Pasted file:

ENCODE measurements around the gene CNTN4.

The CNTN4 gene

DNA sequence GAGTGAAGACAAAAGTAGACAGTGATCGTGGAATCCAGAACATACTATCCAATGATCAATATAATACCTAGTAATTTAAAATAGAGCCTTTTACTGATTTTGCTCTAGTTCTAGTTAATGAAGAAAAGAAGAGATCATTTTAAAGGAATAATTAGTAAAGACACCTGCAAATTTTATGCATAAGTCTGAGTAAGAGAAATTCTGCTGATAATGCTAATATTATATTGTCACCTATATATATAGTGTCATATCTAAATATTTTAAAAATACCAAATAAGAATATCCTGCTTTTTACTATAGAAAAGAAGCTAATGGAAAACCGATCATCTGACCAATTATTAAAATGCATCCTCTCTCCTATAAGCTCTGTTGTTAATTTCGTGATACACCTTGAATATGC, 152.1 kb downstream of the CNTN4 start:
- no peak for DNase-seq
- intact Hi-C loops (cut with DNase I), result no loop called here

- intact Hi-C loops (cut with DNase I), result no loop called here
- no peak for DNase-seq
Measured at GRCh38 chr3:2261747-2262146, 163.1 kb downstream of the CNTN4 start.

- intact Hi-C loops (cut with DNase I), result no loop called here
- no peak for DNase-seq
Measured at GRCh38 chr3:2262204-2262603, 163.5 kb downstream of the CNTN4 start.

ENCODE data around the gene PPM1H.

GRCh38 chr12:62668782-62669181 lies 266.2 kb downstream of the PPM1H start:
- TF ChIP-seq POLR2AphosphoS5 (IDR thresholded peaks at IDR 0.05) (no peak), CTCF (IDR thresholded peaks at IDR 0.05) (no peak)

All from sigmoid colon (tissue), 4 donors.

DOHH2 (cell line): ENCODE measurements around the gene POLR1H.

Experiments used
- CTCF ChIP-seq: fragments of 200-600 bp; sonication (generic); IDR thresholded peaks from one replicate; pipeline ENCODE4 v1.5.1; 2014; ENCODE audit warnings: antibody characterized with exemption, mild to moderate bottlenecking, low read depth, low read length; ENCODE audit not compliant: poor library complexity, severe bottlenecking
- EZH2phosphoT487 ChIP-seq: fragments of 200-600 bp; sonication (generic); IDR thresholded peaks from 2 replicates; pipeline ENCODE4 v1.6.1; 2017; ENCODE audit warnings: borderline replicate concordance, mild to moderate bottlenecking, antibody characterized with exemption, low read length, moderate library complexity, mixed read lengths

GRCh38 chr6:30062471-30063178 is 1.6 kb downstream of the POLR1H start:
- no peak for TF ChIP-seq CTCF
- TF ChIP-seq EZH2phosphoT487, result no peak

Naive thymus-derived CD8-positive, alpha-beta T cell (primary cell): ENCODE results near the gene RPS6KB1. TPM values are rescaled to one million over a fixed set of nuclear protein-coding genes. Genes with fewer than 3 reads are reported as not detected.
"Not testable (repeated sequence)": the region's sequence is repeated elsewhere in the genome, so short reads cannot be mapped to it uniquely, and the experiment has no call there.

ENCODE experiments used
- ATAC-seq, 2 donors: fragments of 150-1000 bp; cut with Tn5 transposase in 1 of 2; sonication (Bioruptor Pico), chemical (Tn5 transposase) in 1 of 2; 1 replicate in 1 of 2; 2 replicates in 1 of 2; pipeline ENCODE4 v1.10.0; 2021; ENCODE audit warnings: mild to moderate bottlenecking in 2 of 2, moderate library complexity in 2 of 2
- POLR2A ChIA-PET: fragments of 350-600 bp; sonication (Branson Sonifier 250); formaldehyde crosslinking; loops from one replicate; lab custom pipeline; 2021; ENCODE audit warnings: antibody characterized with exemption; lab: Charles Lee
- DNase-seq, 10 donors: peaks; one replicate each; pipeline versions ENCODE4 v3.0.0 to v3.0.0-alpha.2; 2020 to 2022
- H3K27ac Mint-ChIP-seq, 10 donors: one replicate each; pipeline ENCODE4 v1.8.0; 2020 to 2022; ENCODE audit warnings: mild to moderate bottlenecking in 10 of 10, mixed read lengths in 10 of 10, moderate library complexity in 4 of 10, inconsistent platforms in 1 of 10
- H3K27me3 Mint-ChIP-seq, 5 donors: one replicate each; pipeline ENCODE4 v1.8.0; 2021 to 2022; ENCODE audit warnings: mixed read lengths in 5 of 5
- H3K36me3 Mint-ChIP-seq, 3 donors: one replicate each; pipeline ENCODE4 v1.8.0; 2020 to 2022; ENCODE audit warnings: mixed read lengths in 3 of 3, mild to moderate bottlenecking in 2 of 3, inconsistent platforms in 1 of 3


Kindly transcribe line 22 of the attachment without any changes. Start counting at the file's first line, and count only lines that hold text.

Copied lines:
- TF ChIP-seq EZH2phosphoT487, result no peak